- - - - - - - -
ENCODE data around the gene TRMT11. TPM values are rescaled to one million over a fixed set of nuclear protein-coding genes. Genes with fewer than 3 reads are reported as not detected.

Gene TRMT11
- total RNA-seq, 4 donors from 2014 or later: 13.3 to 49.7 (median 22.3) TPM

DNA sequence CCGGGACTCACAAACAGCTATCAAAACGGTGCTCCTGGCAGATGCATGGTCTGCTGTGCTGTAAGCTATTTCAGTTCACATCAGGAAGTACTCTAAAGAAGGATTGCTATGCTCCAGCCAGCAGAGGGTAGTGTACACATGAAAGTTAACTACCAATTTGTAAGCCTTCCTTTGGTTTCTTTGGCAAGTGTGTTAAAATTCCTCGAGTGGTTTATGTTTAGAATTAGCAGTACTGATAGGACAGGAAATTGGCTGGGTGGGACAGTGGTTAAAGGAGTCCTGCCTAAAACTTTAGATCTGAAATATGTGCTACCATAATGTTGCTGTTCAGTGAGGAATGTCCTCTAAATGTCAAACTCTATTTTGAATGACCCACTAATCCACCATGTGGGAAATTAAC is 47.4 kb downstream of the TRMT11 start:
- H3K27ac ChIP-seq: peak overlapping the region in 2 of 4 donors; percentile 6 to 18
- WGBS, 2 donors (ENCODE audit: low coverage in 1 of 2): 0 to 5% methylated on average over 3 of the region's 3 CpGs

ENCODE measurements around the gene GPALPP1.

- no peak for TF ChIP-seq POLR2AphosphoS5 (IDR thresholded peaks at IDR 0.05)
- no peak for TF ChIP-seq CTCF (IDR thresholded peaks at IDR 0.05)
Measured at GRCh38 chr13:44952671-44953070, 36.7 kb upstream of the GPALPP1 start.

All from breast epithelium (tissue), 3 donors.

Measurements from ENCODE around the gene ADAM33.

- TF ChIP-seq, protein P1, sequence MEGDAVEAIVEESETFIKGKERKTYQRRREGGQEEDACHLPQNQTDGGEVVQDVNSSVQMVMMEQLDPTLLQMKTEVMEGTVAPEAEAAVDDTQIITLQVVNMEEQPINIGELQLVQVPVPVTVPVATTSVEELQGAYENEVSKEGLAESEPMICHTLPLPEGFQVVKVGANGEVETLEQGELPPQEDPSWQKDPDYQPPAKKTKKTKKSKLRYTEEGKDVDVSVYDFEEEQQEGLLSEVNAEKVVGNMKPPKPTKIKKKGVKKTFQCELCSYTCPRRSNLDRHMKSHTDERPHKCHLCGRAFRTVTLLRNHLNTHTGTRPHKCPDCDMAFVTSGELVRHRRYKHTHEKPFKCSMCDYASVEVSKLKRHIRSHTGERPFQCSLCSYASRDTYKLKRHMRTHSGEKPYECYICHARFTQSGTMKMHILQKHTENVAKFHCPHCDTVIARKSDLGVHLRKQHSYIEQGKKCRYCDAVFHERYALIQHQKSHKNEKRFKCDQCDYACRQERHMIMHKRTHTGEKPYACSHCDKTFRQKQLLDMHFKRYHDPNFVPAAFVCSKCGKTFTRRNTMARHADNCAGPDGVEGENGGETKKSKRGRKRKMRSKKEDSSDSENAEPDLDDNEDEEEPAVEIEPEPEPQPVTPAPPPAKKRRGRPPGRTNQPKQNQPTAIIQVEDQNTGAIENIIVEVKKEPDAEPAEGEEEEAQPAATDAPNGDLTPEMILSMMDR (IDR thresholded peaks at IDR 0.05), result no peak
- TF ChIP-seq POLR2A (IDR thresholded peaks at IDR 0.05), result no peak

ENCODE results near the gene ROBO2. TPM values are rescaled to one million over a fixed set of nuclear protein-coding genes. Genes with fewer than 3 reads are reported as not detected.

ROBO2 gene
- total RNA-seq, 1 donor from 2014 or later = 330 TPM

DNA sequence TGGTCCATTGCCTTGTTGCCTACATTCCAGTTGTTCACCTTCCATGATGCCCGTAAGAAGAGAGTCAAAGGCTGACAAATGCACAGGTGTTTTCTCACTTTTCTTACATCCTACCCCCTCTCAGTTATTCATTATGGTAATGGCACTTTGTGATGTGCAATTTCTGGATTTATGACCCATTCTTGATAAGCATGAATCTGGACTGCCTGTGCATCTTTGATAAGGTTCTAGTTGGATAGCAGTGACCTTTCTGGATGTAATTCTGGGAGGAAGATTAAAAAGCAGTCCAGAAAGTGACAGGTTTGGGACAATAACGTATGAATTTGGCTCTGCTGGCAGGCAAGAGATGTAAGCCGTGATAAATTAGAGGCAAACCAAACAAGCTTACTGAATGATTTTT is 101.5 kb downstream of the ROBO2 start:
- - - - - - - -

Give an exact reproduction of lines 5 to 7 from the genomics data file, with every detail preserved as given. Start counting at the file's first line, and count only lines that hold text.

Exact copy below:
- H3K27ac ChIP-seq: peak overlapping the region in 2 of 4 donors; percentile 6 to 18
- WGBS, 2 donors (ENCODE audit: low coverage in 1 of 2): 0 to 5% methylated on average over 3 of the region's 3 CpGs

ENCODE measurements around the gene GPALPP1.